The robe is similar to the styles of cloaks fashioned from large shawls that were popular with the late Victorian period from until the 1920s. On the left, from a private collection, is a Chinese silk cape from the 1880s. The cape is made from embroidered cream silk, featuring a fitted back with a large knotted and tasseled medallion, and it's edged with knotted French silk. On the right, is a similar hand-embroidered silk cloak from about 1890-1900. The cape is also bordered all around with hand-knotted silk fringe.
Of the undergarments like corsets and petticoats, Kate Hawley states that “All of these items had to be handcrafted from scratch. Things like the types of corsets we chose, the underpinnings which would define the outer structure, they are all true to the period”.
Luckily for us, we get a little bit of a glimpse of Edith’s chemise and corset. The corset is golden silk satin and, in keeping with her other costumes, the chemise worn under the corset is finely pleated lightweight silk.
Edith might have worn a one-piece slip, like the one pictured on the left, circa 1900s from the United States, Museum of Fine Arts in Boston. It's more likely that she wore a separate camisole and petticoat. On the right, is a painting by Pierre Carriere-Belleuse from 1893, titled “Young Woman Adjusting Her Corset”. The painting is a little early and the corset is a little high in the hips, but the silhouette is similar to Edith's undergarments.
Here is a period-correct corset from 1903 from a French fashion plate.
Here is an example of a French trousseau corset from 1900, still in excellent condition, by Le Bon Marché in Paris. The corset is made from embroidered silk satin, ribbon, and lace.
“If you look at her nightdress”, Kate Hawley says, “we made many, many nightdresses. Sometimes the sleeves are big, sometimes the sleeves are small. We'd have to sit Mia in the chair and we'd work at the right size of sleeves to make her seem really small. It's all about running around in nightdresses through long corridors that also blended the fabric”.
Edith’s heavily pleated white nightgown is symbolic of a chrysalis as Edith begins to fade. Kate Hawley says, “She's very fragile, so the butterfly is dying and becoming this little husk. Guillermo [Guillermo del Toro, film director] himself told me to add another 20% on because things always get reduced”.
There was a lot of costume experimentation and prototyping that went on. Kate asked herself, “When does a sleeve get too big? I've never done as many nighties as I've done on this film. The team would ask, ‘can we get another nightdress?’ and I’d be thinking, how many ways can I do a nightdress. I feel like I've done my nightdress quota for a while”.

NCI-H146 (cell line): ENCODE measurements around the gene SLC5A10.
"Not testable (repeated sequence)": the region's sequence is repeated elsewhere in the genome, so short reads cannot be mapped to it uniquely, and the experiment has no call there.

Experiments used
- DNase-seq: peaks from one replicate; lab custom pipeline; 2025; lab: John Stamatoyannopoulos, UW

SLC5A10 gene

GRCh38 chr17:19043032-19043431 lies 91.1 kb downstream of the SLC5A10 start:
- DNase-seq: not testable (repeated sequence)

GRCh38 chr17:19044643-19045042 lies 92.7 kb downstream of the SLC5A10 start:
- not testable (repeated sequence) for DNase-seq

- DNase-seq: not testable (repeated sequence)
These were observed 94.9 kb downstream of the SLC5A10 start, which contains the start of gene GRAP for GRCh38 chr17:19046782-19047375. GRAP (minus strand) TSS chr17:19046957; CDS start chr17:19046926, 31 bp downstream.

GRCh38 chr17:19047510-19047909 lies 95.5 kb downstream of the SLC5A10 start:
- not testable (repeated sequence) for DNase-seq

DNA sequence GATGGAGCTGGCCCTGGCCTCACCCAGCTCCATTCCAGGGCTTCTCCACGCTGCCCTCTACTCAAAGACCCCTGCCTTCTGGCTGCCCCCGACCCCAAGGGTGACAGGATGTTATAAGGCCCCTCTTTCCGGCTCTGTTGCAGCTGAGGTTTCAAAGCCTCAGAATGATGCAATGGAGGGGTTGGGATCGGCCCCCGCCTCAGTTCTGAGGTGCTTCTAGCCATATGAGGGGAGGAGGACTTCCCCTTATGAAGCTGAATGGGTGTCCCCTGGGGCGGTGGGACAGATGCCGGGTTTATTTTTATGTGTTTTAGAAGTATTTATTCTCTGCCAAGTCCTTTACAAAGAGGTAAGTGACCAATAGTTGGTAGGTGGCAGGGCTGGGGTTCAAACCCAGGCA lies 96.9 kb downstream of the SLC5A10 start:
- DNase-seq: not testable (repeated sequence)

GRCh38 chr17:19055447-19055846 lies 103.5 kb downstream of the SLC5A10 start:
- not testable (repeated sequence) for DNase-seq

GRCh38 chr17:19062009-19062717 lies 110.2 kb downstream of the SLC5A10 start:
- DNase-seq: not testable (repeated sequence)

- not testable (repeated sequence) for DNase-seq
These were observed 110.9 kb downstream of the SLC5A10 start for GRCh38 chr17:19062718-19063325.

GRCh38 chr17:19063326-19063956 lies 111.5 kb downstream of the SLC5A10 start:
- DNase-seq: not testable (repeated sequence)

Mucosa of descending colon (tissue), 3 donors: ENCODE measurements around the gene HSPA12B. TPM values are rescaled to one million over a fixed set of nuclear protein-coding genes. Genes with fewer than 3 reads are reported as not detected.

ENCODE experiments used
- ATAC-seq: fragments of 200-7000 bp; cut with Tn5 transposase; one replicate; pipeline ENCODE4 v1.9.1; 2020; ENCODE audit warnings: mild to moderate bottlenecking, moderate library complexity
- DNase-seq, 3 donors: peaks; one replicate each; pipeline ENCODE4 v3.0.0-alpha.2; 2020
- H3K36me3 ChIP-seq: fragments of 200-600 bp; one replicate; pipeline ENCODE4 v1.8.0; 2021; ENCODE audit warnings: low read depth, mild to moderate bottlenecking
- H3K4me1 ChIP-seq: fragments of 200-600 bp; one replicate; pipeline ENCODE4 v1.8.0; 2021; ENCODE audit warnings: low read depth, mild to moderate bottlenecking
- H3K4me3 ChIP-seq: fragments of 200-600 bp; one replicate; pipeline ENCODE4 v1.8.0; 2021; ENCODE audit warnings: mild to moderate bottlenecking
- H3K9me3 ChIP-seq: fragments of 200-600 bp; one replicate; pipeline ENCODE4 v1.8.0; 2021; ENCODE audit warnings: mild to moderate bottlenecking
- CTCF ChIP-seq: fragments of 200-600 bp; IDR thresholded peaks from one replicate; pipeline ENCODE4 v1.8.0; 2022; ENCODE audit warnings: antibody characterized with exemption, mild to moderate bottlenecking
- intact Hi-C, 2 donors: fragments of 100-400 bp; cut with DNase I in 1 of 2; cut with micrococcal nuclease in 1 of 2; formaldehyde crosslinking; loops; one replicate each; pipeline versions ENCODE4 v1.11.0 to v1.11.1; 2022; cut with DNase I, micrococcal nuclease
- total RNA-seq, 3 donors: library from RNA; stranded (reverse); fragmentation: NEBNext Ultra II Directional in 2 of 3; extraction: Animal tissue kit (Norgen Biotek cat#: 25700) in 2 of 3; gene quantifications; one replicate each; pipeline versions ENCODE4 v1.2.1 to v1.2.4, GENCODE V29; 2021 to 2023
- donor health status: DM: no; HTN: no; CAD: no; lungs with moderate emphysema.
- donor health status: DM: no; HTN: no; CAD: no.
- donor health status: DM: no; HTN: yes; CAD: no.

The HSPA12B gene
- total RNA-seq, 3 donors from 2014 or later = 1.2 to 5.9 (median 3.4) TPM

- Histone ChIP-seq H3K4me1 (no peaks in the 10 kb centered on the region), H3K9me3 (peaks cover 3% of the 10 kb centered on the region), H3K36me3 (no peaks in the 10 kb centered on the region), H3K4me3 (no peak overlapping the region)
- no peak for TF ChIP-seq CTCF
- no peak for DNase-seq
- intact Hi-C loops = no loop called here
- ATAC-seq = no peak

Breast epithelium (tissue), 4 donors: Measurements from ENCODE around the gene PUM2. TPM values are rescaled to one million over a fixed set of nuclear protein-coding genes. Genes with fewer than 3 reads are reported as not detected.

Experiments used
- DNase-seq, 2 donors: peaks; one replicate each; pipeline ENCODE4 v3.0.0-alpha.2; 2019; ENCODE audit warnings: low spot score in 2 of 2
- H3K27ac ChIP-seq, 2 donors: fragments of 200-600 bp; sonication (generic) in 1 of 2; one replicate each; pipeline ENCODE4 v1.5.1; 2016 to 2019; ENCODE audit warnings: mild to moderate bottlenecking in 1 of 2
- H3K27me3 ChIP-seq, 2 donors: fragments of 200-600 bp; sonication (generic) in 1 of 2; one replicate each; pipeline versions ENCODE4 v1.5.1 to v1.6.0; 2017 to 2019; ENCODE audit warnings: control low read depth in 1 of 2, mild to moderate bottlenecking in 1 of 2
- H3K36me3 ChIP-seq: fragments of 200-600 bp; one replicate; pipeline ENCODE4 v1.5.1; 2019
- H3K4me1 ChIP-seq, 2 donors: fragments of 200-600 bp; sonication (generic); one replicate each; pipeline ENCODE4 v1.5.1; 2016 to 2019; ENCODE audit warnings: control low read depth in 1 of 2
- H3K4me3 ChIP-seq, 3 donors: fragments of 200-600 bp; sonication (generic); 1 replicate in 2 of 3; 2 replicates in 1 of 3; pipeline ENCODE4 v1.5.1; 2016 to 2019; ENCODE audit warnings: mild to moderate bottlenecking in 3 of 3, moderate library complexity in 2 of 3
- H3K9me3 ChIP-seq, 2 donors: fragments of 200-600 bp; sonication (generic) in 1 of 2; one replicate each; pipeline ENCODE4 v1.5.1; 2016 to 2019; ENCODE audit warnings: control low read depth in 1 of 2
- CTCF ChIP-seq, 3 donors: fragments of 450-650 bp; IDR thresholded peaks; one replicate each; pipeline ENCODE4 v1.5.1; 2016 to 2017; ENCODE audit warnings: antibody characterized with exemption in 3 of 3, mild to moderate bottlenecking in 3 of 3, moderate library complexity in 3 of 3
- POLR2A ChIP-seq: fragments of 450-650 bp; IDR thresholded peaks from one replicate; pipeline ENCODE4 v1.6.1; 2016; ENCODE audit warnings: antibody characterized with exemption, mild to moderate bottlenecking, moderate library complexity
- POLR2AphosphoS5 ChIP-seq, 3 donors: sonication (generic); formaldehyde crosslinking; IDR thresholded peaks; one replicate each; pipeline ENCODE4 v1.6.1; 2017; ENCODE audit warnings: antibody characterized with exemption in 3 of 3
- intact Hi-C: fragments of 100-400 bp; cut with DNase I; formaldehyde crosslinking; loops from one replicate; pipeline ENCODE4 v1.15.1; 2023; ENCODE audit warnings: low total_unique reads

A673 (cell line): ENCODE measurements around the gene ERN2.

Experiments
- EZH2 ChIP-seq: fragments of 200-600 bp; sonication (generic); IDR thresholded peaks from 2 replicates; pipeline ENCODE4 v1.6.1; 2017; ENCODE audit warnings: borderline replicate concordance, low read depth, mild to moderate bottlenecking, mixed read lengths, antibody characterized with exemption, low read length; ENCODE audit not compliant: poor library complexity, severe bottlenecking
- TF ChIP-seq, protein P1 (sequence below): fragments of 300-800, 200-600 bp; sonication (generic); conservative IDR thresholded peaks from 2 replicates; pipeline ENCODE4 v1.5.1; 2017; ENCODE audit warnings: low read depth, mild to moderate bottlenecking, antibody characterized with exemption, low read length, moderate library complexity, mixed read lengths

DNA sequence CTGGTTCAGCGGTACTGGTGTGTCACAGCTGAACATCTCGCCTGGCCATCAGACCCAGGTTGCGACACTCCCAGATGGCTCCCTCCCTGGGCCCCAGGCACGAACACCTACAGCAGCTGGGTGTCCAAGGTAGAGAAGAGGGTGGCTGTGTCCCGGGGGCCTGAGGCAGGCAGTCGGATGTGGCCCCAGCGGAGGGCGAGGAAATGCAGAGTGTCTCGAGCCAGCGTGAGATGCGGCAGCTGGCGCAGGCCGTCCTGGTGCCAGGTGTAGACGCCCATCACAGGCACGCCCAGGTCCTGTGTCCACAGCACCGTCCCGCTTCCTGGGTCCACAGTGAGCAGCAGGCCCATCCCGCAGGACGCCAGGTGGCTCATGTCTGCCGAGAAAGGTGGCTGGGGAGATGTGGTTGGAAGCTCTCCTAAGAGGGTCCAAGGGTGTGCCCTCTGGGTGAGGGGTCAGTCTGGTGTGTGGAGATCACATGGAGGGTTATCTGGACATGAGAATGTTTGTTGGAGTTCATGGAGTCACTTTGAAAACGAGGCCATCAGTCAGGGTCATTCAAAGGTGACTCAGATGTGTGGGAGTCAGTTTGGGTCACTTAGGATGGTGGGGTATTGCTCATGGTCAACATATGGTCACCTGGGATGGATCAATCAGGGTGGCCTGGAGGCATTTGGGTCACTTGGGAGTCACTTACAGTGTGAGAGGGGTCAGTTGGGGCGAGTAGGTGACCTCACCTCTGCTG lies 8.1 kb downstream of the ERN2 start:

Dressing gowns or tea gowns were originally designed in the 1870s as easy, comfortable garments appropriate for women to wear for tea with family and friends in the home, but they became increasingly elaborate and fitted. By the 1890s, they combined exotic fabrics and historical references and were worn for public appearances, such as dinner parties.
Here are two examples of dressing gowns from the period, both from the House of Worth. On the left and on display at The Met, is a silk and cotton tea gown from 1898. The sleeves and collar of this tea gown reference the early 17th century, which was a common period for Worth to draw from. And on the right, is a Worth tea gown from 1894 from the Museum of the City of New York.
Here is another example of an elaborate tea gown from 1900. The lace wrapper is made from generous amounts of Irish Limerick lace.
The loose box pleats, which are a feature of this style of dressing gown, are sometimes called “Watteau pleats” from their appearance in the paintings of Antoine Watteau, which feature early examples of the 18th-century sack back gowns. The various Watteau terms such as Watteau pleats, Watteau back, and Watteau gown normally describe 19th- and 20th-century revivals of the sack back gowns.
Here are two paintings by Jean Antoine Watteau. On the left, “The Halt during the Chase” circa 1718-1720. And on the right, “Two Cousins” from 1716. Both are featuring Watteau pleats.
And another Edith’s dress – her yellow silk gown.
Kate Hawley’s mood board shows her historical and contemporary inspiration for the color and drape of the gown.
The color of this gown is somewhere between a canary yellow and a mustard yellow. The designer says, “We did lots of camera tests for that color, too, because it's quite a tricky color”.
It definitely paid off because the gown looked amazing in both interior and exterior shots.
On the left, the gown looks almost mustard, while on the right, in an image that looks like a painting, the gown luminesces in the lighting – the beautiful appliquéd flowers are featured prominently on the oversized sleeves.
During the initial construction phase, you can see that Kate Hawley has attached color photocopies of the flowers to the lower sleeves and bodice before finalizing their eventual placement. And on the right, the flower appliques are added to what will be the bodice waistband.
Here is just one example of the labor-intensive handiwork by one of Hawley's team of stitchers in applying the flowers to the silk on the skirt train. On the right, with the flowers tacked to the sleeves, final touches are added to the gown, including the black taffeta sash placement, to the collar, and buttons to the sleeves.
In this close-up, you can see just how lustrous the fabric is and how the details just pop.
Here is the final gown on display.